Interestingly, both Malvolio and Benedick are duped. When Maria enters, she hugs Sir Toby, and his associates then tell them to hide in the box tree so that they may see the pranked Malvolio’s behavior before she drops the sham letter where she knows her target must find it. He is so much in illusion and hopes that Olivia loves him. This sense of entitlement is so much into him that the letter perfectly works for him. His ego and thirst for a rise in cadre supersede his yet to be seen uniqueness that he accepts the word for word pronouncements of this letter. Fantasies in his own shadow characterize his steps to pick the letter; he assumes that he is an earl and fantasies the great days he will get up from bed alongside the countess; the royal attires he will put on, and the arrogant attitude he will show his family circle. He later realizes all this was a prank. In the same way, Benedick is duped by Don Pedro and Claudio. The two realize the position in which Benedick is hiding, decide to position themselves strategically so that Benedick may get to listen to their story. They narrate how Beatrice loves him but fear to do so because she believes Benedick is too arrogant, unloving and won’t take her seriously. All these are done deliberately to convince Benedick too express some affection towards her. Don Pedro and Claudio then walk in the room for meals and true to their thoughts; Benedick humbles when Beatrice is sent to call him for the meals. He feels sorry for the disturbance he feels caused to her for letting her come just to look for him. When Beatrice refutes this, he affirms it as being genuine that she might love him. A similar case applies to Beatrice when she listens to Hero and her maid talk. She even wonders why they cannot believe in her to have all it takes to handle a man.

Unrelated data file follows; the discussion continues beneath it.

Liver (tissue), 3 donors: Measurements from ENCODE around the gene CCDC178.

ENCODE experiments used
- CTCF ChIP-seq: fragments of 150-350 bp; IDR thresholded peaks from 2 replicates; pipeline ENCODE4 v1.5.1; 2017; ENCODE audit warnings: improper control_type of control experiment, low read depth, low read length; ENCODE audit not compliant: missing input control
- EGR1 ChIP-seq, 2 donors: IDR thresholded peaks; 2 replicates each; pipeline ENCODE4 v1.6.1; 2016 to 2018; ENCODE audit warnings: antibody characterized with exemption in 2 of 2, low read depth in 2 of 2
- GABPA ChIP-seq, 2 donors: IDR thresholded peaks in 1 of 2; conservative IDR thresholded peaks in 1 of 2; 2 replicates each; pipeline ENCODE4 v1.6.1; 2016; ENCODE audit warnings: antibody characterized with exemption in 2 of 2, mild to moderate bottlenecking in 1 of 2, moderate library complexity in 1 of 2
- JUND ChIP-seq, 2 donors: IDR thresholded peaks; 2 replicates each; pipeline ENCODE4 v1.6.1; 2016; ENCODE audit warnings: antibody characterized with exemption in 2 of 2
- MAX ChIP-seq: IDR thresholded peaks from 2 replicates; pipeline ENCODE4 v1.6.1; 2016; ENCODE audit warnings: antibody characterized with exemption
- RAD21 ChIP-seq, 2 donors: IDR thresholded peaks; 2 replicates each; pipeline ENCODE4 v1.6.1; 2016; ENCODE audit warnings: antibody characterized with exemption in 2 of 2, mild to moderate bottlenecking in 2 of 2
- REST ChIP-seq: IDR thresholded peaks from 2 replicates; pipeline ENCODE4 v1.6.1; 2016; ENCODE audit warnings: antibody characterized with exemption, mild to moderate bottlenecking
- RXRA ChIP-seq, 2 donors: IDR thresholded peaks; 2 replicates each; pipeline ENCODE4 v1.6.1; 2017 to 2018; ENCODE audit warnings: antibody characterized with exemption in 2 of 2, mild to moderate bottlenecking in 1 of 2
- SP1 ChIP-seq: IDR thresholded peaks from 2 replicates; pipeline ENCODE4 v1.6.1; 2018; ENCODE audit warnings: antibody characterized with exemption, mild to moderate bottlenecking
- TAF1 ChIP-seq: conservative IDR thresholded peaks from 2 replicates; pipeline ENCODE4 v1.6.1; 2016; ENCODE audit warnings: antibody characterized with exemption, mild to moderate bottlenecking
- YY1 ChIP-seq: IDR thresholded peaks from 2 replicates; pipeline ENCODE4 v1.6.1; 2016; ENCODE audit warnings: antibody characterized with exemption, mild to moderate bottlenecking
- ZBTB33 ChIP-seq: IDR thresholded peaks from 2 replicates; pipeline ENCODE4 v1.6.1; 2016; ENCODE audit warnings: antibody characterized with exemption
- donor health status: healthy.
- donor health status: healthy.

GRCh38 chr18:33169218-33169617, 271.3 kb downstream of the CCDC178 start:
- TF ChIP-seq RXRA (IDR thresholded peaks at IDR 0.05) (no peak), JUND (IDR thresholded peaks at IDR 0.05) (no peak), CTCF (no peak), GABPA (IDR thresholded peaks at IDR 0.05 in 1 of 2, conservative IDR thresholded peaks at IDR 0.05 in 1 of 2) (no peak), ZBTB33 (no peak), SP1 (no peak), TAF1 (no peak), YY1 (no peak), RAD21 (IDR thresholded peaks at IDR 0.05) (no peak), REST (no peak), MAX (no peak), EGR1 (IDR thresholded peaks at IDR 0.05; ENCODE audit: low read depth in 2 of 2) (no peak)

It is worth noting that Shakespeare explores the use of comic effect in both plays to bring humor to his readers. While Malvolio cannot take notice of the sarcastic sideshows of Sir Toby, Fabian and Andrew, a lot of wit in this scene is pegged on the remarks of these three people. The audience can listen to their acerbic comments thereby creating some humor to upsurge. Similarly, in Much Ado about Nothing, the unseen Dons mock Benedick’s change from a known bachelor to a wooer.

In conclusion, Shakespeare employs different stylistic devices in his work to bring out qualities of different characters in his plays. Like in his time, the moral lessons one gets from his books are applicable even in the contemporary society. Matters love and self-glory are more eminent in the present world than they were in the past. Malvolio kinds of persons are much alive and well; people who want all the credit to themselves no matter what input from another person. The Orson is equally in their numbers branded as sponsors and sugar daddies in different quotas. Their intentions to joke with ladies feelings and later dump them are stories the world wakes up to every morning.

Works Cited

Shakespeare, William. Much Ado about Nothing. Vol. 29. Cambridge University Press, 2003.   Shakespeare, William. Twelfth night. Cengage Learning EMEA, 1975.

December 12, 2023